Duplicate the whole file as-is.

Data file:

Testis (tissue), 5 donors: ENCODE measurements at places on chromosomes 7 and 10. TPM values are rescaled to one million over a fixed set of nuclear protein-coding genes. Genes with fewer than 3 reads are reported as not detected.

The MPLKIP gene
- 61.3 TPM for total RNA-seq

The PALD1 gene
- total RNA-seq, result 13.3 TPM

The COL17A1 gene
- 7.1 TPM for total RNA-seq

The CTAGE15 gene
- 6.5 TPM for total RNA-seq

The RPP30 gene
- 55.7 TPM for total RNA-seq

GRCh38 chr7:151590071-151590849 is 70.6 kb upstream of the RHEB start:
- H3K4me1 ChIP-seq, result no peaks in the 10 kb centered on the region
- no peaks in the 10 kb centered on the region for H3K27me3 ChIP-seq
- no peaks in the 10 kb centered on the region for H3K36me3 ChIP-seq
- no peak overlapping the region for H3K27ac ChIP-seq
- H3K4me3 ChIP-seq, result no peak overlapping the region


Testis (tissue), 5 donors: ENCODE measurements at places on chromosomes 7 and 10. TPM values are rescaled to one million over a fixed set of nuclear protein-coding genes. Genes with fewer than 3 reads are reported as not detected.

The MPLKIP gene
- 61.3 TPM for total RNA-seq

The PALD1 gene
- total RNA-seq, result 13.3 TPM

The COL17A1 gene
- 7.1 TPM for total RNA-seq

The CTAGE15 gene
- 6.5 TPM for total RNA-seq

The RPP30 gene
- 55.7 TPM for total RNA-seq

GRCh38 chr7:151590071-151590849 is 70.6 kb upstream of the RHEB start:
- H3K4me1 ChIP-seq, result no peaks in the 10 kb centered on the region
- no peaks in the 10 kb centered on the region for H3K27me3 ChIP-seq
- no peaks in the 10 kb centered on the region for H3K36me3 ChIP-seq
- no peak overlapping the region for H3K27ac ChIP-seq
- H3K4me3 ChIP-seq, result no peak overlapping the region